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Wind-powered car sets speed record, but gimme a wind wagon any day

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This, according to a chat we had in his office at the university not long ago as we wound down a conversation on weather extremes.

A word about Dr. Cerveny. By his own description, "I'm one of the more eclectic people" in the climate and weather world. "I do tons of strange stuff."

How strange? When not making a bid to become the Thor Heyerdahl of the Great Plains, try "weather detective."

"I did some stuff for the [Defense Department] on weather associated with prison escapes," he says. "Is there a specific kind of weather that you would be more likely to conduct a successful prison escape with?"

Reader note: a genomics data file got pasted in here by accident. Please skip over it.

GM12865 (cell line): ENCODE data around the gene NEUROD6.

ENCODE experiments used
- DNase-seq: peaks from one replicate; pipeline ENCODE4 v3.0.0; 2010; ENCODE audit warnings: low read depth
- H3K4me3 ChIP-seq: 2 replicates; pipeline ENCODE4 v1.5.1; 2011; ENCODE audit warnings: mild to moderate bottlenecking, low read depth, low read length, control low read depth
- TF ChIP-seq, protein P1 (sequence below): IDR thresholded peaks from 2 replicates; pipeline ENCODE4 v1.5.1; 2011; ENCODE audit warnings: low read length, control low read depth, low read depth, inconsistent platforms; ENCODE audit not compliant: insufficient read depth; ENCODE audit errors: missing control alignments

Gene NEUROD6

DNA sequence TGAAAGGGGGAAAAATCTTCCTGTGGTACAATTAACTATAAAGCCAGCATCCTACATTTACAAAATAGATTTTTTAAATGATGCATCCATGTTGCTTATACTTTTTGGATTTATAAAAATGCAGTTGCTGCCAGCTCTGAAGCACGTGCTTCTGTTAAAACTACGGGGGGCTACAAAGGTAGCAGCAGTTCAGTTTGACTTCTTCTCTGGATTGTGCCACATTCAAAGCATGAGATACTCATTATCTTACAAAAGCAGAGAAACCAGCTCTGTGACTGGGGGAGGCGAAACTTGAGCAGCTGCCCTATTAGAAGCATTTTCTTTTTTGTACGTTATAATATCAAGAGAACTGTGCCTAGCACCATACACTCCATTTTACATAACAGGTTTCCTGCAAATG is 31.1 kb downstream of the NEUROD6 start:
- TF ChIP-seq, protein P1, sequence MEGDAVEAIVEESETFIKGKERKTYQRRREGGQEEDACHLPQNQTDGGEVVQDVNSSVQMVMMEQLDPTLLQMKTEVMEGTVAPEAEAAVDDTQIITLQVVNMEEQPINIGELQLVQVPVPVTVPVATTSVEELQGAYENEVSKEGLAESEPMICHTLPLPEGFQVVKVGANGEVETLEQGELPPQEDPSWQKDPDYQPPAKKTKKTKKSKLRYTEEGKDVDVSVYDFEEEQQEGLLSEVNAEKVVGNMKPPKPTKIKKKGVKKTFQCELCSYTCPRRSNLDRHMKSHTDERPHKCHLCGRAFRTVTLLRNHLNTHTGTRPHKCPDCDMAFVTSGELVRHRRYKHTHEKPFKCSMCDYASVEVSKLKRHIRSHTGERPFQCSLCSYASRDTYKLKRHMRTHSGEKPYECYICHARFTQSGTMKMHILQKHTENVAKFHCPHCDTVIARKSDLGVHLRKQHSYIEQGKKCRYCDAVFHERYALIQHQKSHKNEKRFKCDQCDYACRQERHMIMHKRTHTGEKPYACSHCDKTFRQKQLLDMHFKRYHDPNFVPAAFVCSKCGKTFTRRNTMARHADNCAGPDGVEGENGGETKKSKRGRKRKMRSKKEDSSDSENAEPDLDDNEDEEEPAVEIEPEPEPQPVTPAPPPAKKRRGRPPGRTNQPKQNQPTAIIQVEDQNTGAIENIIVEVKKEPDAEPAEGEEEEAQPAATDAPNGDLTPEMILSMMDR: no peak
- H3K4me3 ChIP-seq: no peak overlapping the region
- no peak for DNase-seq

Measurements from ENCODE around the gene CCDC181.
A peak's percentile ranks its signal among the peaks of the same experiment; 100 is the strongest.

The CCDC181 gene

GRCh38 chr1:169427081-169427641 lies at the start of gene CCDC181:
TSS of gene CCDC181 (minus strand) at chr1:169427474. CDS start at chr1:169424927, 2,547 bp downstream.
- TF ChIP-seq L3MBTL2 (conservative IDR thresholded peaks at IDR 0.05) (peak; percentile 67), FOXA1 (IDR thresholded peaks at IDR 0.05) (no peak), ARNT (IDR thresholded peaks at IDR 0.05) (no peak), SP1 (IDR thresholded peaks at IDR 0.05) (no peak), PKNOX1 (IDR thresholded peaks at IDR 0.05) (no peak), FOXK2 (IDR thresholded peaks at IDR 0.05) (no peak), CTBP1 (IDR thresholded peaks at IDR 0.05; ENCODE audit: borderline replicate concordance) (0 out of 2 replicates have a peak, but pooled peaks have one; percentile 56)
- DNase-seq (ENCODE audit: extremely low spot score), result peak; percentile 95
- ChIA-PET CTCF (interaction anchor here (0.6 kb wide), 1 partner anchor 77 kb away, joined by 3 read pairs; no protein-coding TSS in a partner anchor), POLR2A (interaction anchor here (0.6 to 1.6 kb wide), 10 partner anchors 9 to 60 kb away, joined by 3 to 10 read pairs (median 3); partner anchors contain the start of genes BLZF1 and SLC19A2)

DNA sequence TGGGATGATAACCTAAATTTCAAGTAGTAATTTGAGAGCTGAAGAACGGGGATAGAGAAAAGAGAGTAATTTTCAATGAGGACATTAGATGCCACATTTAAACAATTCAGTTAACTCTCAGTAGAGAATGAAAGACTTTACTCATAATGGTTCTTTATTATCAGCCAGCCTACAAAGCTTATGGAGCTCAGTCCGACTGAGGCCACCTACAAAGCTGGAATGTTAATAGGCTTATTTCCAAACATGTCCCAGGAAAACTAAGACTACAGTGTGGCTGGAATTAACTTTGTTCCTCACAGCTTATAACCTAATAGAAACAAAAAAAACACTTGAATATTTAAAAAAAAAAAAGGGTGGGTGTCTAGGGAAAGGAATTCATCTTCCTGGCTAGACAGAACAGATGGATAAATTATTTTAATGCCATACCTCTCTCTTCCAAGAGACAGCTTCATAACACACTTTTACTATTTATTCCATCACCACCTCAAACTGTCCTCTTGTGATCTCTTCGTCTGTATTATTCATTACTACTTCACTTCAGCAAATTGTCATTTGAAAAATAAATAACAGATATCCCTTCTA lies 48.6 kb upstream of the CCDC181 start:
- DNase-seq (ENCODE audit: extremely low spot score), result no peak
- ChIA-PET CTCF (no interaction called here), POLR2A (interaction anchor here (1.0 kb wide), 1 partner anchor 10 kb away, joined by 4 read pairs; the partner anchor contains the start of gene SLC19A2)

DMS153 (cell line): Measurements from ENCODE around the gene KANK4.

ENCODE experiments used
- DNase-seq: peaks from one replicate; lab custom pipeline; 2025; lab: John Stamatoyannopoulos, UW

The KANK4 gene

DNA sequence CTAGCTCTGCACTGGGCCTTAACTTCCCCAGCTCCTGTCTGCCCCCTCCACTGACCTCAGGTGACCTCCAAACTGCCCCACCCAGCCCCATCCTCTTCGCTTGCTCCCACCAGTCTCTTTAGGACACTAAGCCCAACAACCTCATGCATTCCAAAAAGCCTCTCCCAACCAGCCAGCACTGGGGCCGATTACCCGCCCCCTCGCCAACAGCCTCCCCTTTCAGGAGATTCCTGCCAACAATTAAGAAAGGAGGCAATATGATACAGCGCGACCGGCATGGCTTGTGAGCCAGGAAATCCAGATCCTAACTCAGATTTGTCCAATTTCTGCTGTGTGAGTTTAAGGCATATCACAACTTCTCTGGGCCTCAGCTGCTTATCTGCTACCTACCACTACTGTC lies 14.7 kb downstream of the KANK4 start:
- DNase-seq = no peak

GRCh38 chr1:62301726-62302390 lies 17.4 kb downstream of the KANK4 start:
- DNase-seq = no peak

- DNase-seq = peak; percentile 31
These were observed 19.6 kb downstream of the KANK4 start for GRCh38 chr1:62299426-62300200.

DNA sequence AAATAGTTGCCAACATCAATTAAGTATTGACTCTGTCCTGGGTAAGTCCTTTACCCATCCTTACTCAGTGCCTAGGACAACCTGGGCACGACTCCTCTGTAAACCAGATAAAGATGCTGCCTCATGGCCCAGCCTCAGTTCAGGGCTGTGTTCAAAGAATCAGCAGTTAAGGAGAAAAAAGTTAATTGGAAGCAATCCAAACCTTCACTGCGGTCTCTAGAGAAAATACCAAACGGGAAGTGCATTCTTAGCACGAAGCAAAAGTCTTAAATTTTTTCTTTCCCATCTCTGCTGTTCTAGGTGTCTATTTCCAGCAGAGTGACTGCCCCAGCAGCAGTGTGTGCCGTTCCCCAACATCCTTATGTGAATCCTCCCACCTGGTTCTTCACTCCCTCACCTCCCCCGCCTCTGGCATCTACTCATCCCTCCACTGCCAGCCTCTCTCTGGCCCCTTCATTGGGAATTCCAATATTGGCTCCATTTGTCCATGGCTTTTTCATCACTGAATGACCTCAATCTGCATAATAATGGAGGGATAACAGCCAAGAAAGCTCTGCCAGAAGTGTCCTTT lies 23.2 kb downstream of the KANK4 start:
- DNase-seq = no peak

He's written one book on weather extremes, and has another due out this year.

Three years ago, he inadvertently landed a job as "rapporteur" for the World Meteorological Organization's Commission on Climatology.

He and some colleagues had noted the US's approach to archiving records of its wildest weather -- complete with a scientific panel to help sort out messy issues like: Was the anemometer badly calibrated? Did someone accidentally drop the thermometer in a pot of hot water before someone else took the temperature reading? In other words, are these readings legit?

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